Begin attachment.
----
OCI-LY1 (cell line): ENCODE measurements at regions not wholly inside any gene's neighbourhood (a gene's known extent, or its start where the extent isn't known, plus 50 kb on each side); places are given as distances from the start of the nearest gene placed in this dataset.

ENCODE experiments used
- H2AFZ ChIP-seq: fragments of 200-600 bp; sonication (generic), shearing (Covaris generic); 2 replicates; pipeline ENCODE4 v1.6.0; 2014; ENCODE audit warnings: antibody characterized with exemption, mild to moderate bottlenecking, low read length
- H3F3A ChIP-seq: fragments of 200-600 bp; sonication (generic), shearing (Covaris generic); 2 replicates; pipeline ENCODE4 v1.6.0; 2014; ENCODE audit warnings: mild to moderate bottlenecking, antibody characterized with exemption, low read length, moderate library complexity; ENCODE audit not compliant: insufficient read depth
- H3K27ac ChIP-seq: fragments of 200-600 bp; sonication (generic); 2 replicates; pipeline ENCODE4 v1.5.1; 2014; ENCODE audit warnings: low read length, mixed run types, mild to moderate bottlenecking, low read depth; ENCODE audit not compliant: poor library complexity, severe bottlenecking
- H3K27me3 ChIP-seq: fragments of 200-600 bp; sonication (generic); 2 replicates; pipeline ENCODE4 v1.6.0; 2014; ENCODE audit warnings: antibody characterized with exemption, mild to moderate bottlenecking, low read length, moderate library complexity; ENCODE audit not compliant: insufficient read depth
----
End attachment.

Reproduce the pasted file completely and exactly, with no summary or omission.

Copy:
OCI-LY1 (cell line): ENCODE measurements at regions not wholly inside any gene's neighbourhood (a gene's known extent, or its start where the extent isn't known, plus 50 kb on each side); places are given as distances from the start of the nearest gene placed in this dataset.

ENCODE experiments used
- H2AFZ ChIP-seq: fragments of 200-600 bp; sonication (generic), shearing (Covaris generic); 2 replicates; pipeline ENCODE4 v1.6.0; 2014; ENCODE audit warnings: antibody characterized with exemption, mild to moderate bottlenecking, low read length
- H3F3A ChIP-seq: fragments of 200-600 bp; sonication (generic), shearing (Covaris generic); 2 replicates; pipeline ENCODE4 v1.6.0; 2014; ENCODE audit warnings: mild to moderate bottlenecking, antibody characterized with exemption, low read length, moderate library complexity; ENCODE audit not compliant: insufficient read depth
- H3K27ac ChIP-seq: fragments of 200-600 bp; sonication (generic); 2 replicates; pipeline ENCODE4 v1.5.1; 2014; ENCODE audit warnings: low read length, mixed run types, mild to moderate bottlenecking, low read depth; ENCODE audit not compliant: poor library complexity, severe bottlenecking
- H3K27me3 ChIP-seq: fragments of 200-600 bp; sonication (generic); 2 replicates; pipeline ENCODE4 v1.6.0; 2014; ENCODE audit warnings: antibody characterized with exemption, mild to moderate bottlenecking, low read length, moderate library complexity; ENCODE audit not compliant: insufficient read depth